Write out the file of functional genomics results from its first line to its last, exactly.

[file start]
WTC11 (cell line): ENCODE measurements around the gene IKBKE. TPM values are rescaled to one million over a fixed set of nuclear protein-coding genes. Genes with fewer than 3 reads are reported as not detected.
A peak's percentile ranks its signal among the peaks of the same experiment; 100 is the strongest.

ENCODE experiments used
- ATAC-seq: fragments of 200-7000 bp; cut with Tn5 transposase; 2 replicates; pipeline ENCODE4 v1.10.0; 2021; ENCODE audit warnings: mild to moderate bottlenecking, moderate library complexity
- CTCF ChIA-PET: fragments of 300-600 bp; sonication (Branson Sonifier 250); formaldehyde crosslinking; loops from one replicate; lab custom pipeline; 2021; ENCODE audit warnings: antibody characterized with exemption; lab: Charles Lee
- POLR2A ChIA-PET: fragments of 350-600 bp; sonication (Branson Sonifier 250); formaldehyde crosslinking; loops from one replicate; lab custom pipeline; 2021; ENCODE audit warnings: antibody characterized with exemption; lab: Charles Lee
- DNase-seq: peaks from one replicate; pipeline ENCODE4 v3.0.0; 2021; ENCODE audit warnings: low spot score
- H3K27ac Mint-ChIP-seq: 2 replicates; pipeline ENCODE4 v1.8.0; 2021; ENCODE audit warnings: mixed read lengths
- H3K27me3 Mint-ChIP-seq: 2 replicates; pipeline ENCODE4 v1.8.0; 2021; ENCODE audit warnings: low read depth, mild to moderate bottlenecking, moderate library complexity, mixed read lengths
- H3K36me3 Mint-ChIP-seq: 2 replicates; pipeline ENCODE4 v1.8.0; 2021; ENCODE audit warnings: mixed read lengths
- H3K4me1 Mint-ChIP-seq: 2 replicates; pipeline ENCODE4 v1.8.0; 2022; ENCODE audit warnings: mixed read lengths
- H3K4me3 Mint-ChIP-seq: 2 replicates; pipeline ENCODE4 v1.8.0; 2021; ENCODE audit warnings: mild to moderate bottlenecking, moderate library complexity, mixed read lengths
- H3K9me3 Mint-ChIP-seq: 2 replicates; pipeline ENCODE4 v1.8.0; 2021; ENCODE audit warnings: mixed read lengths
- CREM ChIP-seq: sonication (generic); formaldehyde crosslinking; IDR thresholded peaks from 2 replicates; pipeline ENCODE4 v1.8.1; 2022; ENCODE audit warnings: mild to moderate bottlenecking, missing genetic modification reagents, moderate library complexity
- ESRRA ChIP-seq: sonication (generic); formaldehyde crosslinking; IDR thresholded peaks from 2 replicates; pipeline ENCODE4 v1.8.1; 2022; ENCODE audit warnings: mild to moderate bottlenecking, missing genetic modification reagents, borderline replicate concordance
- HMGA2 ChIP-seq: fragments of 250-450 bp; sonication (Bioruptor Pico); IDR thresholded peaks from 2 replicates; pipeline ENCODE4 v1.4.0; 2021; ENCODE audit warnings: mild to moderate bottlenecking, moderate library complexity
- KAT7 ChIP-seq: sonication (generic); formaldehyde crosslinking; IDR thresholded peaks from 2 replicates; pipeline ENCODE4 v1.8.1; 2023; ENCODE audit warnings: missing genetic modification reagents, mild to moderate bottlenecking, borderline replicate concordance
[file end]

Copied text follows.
WTC11 (cell line): ENCODE measurements around the gene IKBKE. TPM values are rescaled to one million over a fixed set of nuclear protein-coding genes. Genes with fewer than 3 reads are reported as not detected.
A peak's percentile ranks its signal among the peaks of the same experiment; 100 is the strongest.

ENCODE experiments used
- ATAC-seq: fragments of 200-7000 bp; cut with Tn5 transposase; 2 replicates; pipeline ENCODE4 v1.10.0; 2021; ENCODE audit warnings: mild to moderate bottlenecking, moderate library complexity
- CTCF ChIA-PET: fragments of 300-600 bp; sonication (Branson Sonifier 250); formaldehyde crosslinking; loops from one replicate; lab custom pipeline; 2021; ENCODE audit warnings: antibody characterized with exemption; lab: Charles Lee
- POLR2A ChIA-PET: fragments of 350-600 bp; sonication (Branson Sonifier 250); formaldehyde crosslinking; loops from one replicate; lab custom pipeline; 2021; ENCODE audit warnings: antibody characterized with exemption; lab: Charles Lee
- DNase-seq: peaks from one replicate; pipeline ENCODE4 v3.0.0; 2021; ENCODE audit warnings: low spot score
- H3K27ac Mint-ChIP-seq: 2 replicates; pipeline ENCODE4 v1.8.0; 2021; ENCODE audit warnings: mixed read lengths
- H3K27me3 Mint-ChIP-seq: 2 replicates; pipeline ENCODE4 v1.8.0; 2021; ENCODE audit warnings: low read depth, mild to moderate bottlenecking, moderate library complexity, mixed read lengths
- H3K36me3 Mint-ChIP-seq: 2 replicates; pipeline ENCODE4 v1.8.0; 2021; ENCODE audit warnings: mixed read lengths
- H3K4me1 Mint-ChIP-seq: 2 replicates; pipeline ENCODE4 v1.8.0; 2022; ENCODE audit warnings: mixed read lengths
- H3K4me3 Mint-ChIP-seq: 2 replicates; pipeline ENCODE4 v1.8.0; 2021; ENCODE audit warnings: mild to moderate bottlenecking, moderate library complexity, mixed read lengths
- H3K9me3 Mint-ChIP-seq: 2 replicates; pipeline ENCODE4 v1.8.0; 2021; ENCODE audit warnings: mixed read lengths
- CREM ChIP-seq: sonication (generic); formaldehyde crosslinking; IDR thresholded peaks from 2 replicates; pipeline ENCODE4 v1.8.1; 2022; ENCODE audit warnings: mild to moderate bottlenecking, missing genetic modification reagents, moderate library complexity
- ESRRA ChIP-seq: sonication (generic); formaldehyde crosslinking; IDR thresholded peaks from 2 replicates; pipeline ENCODE4 v1.8.1; 2022; ENCODE audit warnings: mild to moderate bottlenecking, missing genetic modification reagents, borderline replicate concordance
- HMGA2 ChIP-seq: fragments of 250-450 bp; sonication (Bioruptor Pico); IDR thresholded peaks from 2 replicates; pipeline ENCODE4 v1.4.0; 2021; ENCODE audit warnings: mild to moderate bottlenecking, moderate library complexity
- KAT7 ChIP-seq: sonication (generic); formaldehyde crosslinking; IDR thresholded peaks from 2 replicates; pipeline ENCODE4 v1.8.1; 2023; ENCODE audit warnings: missing genetic modification reagents, mild to moderate bottlenecking, borderline replicate concordance